54. Schilling, M. A., & Phelps, C. C. (2007). Interfirm collaboration networks: The impact of large-scale network structure on firm innovation. Management Science, 53(7), 1113–1126.CrossRefzbMATHGoogle Scholar
  55. Shapira, P., & Wang, J. (2010). Follow the money. Nature, 468(7324), 627–628.CrossRefGoogle Scholar
  56. Tahmooresnejad, L., Beaudry, C., & Schiffauerova, A. (2015). The role of public funding in nanotechnology scientific production: Where Canada stands in comparison to the United States. Scientometrics, 102, 753–787.CrossRefGoogle Scholar
  57. Thorsteinsdóttir, O. H. (2000). External research collaboration in two small science systems. Scientometrics, 49(1), 145–160.CrossRefGoogle Scholar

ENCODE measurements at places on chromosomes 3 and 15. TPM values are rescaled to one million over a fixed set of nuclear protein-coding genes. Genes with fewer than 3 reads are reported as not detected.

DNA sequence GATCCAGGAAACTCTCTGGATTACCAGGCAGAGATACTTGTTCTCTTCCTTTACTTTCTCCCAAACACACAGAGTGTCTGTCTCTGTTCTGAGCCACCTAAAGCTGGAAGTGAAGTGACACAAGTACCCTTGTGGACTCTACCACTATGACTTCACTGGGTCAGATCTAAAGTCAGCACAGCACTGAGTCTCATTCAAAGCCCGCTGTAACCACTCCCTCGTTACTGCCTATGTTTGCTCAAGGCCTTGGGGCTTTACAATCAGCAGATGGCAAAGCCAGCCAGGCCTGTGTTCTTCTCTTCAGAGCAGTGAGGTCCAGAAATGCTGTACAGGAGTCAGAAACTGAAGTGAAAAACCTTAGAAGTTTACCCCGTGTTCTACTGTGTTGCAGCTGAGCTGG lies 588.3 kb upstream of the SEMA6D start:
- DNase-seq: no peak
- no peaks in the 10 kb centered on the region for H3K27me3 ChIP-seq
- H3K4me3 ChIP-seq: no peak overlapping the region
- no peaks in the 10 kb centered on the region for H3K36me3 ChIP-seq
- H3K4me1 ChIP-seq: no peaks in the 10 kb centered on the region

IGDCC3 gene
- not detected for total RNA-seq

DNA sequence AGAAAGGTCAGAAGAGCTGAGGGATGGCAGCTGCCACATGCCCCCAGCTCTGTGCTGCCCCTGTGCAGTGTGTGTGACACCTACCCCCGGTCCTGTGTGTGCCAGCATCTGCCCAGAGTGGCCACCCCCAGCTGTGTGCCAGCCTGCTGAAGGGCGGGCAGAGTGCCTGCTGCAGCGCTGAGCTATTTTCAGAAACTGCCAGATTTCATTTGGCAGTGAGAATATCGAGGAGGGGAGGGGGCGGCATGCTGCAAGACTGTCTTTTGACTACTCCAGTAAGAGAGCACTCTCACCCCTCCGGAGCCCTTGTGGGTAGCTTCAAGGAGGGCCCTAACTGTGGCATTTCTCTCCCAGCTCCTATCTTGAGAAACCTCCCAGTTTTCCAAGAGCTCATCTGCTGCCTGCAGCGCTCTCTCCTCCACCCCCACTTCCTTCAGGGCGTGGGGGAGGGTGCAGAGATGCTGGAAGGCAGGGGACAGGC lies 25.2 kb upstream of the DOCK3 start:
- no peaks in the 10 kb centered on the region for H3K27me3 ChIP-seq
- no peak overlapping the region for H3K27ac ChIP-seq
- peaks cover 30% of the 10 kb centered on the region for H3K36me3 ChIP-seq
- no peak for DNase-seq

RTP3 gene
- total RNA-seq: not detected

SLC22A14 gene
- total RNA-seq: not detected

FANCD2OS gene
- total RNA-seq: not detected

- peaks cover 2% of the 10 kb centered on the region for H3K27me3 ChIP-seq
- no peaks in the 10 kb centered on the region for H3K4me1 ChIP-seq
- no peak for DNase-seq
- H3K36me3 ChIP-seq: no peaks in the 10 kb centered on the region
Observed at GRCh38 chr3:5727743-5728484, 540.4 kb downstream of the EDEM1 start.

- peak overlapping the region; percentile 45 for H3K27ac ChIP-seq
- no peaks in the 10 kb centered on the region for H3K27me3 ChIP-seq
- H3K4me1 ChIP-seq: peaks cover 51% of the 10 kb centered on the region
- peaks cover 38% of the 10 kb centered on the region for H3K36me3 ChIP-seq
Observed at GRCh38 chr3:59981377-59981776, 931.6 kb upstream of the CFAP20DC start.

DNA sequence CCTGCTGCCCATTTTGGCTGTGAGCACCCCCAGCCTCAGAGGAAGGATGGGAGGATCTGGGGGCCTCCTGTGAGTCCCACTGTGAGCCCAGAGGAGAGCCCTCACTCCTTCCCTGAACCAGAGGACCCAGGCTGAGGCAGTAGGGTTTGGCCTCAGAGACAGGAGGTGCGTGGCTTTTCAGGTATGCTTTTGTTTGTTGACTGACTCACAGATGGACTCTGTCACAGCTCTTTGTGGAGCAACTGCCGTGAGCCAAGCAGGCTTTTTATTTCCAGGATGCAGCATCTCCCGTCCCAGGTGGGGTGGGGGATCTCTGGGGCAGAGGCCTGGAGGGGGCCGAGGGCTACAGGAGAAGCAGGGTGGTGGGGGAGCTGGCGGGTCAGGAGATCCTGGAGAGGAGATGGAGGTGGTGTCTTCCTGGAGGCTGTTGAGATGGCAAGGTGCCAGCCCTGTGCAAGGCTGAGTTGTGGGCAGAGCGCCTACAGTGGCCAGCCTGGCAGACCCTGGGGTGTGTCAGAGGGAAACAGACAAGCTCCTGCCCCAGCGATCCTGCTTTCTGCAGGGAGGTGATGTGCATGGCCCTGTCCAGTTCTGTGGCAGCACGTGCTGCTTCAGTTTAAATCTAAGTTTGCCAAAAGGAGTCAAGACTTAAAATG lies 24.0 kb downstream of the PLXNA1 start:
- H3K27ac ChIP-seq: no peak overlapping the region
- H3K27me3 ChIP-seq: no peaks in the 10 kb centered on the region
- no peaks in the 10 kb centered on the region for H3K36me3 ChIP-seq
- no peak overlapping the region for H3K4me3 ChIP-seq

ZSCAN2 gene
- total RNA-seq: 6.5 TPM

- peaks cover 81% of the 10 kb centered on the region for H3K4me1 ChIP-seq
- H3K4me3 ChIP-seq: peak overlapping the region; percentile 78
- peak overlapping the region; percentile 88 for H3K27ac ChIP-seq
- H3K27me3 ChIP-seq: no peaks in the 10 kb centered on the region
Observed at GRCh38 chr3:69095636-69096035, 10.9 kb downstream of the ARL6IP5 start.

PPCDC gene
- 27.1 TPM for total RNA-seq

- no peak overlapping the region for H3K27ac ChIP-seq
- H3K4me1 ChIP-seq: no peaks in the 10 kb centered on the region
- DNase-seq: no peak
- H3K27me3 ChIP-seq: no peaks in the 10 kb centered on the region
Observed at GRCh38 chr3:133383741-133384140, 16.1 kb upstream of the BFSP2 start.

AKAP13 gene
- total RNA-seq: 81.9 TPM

58. Wray, K. B. (2003). Is science really a young man’s game? Social Studies of Science, 33(1), 137–149.CrossRefGoogle Scholar
  59. Wray, K. B. (2004). An examination of the contributions of young scientists in new fields. Scientometrics, 61(1), 117–128.CrossRefGoogle Scholar
  60. Zucker, L. G., Darby, M. R., Furner, J., Liu, R. C., & Ma, H. (2007). Minerva unbound: Knowledge stocks, knowledge flows and new knowledge production. Research Policy, 36(6), 850–863.CrossRefGoogle Scholar

Copyright information

© Akadémiai Kiadó, Budapest, Hungary 2015

Authors and Affiliations

  1. 1.Concordia Institute for Information Systems Engineering (CIISE)Concordia UniversityMontrealCanada
  2. 2.Department of Engineering Systems and ManagementMasdar Institute of Science and TechnologyAbu DhabiUnited Arab Emirates

Personalised recommendations